Exploratory and Exploitative Market Learning

13 Nov 2010 Sandeep Mehta

A quick note from Using Exploratory and Exploitative Market Learning for New Product Development divides R&D organizational learning into two types: Exploratory and Exploitative:

More specifically, this study argues that exploratory market learning contributes to the differentiation of the new product because it involves the firm’s learning about uncertain and new opportunities through the acquisition of knowledge distant from existing organizational skills and experiences. By contrast, this study posits that exploitative market learning enhances cost efficiency in developing new products as it aims to best use the currently available market information that is closely related to existing organizational experience.

So we can think about Innovation as exploratory learning and invention as exploitative learning.  The paper explores this theory based on a survey:

“This study is based on survey data from 157 manufacturing firms in China that encompass various industries. The empirical findings support the two-dimensional market learning efforts that increase new product differentiation and cost efficiency, respectively. The study confirms that exploratory market learning becomes more effective under a turbulent market environment and that exploitative market learning is more contributive when competitive intensity is high. It also suggests that because of their differential direct and moderating effects on new product advantage either exploratory or exploitative market learning may not be used exclusively, but the two should be implemented in parallel. Such learning implementations will help to secure both the feature and cost-based new product advantage components and will consequently lead to the new product success.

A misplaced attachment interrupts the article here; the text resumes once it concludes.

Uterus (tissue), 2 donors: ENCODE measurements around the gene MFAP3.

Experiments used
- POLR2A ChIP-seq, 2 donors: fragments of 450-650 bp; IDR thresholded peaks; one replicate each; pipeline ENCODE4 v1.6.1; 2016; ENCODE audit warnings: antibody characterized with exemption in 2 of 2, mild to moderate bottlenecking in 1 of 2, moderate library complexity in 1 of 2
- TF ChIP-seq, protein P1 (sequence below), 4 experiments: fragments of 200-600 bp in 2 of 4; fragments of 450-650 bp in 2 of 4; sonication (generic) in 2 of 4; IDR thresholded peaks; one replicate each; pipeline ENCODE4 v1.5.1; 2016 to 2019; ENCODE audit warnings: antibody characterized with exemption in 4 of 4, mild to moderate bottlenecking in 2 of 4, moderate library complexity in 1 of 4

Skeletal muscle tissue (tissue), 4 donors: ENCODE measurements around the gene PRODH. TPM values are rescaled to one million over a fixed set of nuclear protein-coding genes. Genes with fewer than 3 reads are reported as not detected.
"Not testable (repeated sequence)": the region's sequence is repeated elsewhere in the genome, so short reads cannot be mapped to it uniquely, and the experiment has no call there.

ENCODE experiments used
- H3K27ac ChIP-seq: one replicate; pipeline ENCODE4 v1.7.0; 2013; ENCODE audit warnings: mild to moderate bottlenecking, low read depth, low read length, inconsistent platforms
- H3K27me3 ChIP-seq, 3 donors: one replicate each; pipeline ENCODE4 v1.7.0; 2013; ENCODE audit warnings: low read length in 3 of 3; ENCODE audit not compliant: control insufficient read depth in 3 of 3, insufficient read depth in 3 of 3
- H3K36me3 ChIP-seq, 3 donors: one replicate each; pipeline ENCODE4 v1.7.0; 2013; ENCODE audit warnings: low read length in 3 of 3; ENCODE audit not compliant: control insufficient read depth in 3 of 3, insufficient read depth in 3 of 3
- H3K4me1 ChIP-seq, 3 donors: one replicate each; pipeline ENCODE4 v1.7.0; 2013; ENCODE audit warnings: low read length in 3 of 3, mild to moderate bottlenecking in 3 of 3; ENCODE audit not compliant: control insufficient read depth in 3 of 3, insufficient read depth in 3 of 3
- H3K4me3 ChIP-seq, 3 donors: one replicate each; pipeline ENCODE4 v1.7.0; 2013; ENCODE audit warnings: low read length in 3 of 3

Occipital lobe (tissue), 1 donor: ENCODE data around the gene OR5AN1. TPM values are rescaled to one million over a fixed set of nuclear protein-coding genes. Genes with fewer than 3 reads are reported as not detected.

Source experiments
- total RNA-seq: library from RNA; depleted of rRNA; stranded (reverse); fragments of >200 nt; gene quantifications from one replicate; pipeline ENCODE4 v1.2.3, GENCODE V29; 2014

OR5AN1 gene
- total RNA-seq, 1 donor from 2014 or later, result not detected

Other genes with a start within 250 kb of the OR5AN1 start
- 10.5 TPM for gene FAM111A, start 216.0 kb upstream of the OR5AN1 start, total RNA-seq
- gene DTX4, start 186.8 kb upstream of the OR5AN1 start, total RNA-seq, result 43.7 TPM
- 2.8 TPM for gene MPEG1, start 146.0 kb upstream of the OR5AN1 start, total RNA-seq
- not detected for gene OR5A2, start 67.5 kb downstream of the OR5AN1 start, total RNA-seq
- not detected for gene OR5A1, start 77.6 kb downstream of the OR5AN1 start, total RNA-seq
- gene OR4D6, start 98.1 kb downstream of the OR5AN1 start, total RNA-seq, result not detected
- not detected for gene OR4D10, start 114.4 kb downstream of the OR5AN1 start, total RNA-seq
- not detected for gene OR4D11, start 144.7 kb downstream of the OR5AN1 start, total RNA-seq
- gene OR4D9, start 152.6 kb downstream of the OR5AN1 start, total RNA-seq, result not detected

To summarize: Innovation is useful (and probably caused by) a turbulent market with lots of changes and discontinuities, while invention or sustaining development is useful in stable / competitive markets.

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